Law firms, which were exempt from paying taxes before reforms were introduced last year, will have until the end of this year to comply with their new obligations under the tax law, a spokesman for the Bar Association of the Kingdom of Cambodia (BAKC) said yesterday.
Representatives of the BAKC, lawyers and officials from the justice and finance ministries yesterday held a workshop for legal professionals to address uncertainties surrounding their tax requirements.
Firms were previously required only to register with the bar association, which licenses legal practitioners, and not with the General Department of Taxation.
However, regulations introduced last year require firms to pay tax on profit, VAT and salary withholding tax. But with many lawyers registered as individuals, confusion has since arisen about their obligations.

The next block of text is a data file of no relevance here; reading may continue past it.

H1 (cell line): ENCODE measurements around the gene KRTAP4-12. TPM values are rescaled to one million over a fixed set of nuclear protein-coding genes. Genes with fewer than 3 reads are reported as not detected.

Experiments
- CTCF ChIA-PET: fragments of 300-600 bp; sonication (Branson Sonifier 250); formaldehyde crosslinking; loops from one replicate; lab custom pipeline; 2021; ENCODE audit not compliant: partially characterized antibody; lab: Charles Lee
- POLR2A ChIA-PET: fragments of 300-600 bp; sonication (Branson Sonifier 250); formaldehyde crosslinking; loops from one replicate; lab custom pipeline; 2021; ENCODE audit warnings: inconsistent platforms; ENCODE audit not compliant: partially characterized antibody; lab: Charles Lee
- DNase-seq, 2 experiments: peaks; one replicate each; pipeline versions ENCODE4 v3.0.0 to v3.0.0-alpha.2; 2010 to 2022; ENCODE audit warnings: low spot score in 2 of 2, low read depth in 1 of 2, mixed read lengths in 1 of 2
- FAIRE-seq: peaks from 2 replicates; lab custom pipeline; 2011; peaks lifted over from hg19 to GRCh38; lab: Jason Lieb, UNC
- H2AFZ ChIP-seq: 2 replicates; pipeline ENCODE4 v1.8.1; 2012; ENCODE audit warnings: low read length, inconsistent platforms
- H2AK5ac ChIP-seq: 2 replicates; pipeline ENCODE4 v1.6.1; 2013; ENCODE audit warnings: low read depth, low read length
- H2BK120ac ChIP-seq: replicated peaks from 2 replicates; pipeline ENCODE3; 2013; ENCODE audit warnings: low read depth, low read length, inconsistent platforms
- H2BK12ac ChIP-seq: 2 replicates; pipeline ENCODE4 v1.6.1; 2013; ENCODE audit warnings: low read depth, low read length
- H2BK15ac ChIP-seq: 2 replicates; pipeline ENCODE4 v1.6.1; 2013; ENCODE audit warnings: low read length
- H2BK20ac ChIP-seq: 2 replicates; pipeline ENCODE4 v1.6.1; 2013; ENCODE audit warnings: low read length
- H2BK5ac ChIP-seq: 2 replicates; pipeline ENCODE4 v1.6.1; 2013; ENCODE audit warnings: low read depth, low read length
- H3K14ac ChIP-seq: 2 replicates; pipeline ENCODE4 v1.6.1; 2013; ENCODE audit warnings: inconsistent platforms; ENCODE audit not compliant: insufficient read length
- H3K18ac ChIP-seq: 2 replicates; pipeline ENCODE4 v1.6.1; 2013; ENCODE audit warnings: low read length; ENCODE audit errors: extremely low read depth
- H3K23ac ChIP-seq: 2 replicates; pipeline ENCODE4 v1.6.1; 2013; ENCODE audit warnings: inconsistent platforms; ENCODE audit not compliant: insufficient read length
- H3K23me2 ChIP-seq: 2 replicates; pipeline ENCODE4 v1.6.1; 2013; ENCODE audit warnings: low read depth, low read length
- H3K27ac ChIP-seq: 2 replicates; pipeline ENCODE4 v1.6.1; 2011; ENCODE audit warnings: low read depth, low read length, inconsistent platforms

Yim Sary, spokesman for the BAKC, said firms would this year need to declare their income, but would not be required to pay dues until next year.
He said the amount of tax would depend on the practices’ size and income, with those earning less than $25,000 exempt, but that the process of how practising law firms would pay was still being worked out.
“It is just the beginning of a process which is very complicated,” Sary said.
Lawyer Khut Keovutha said he wanted more clarity on the status of lawyers under the tax law. “We are not against the tax duty, it is a law, but we want to make sure,” he said.
Finance Ministry and Taxation Department officials could not be reached for comment.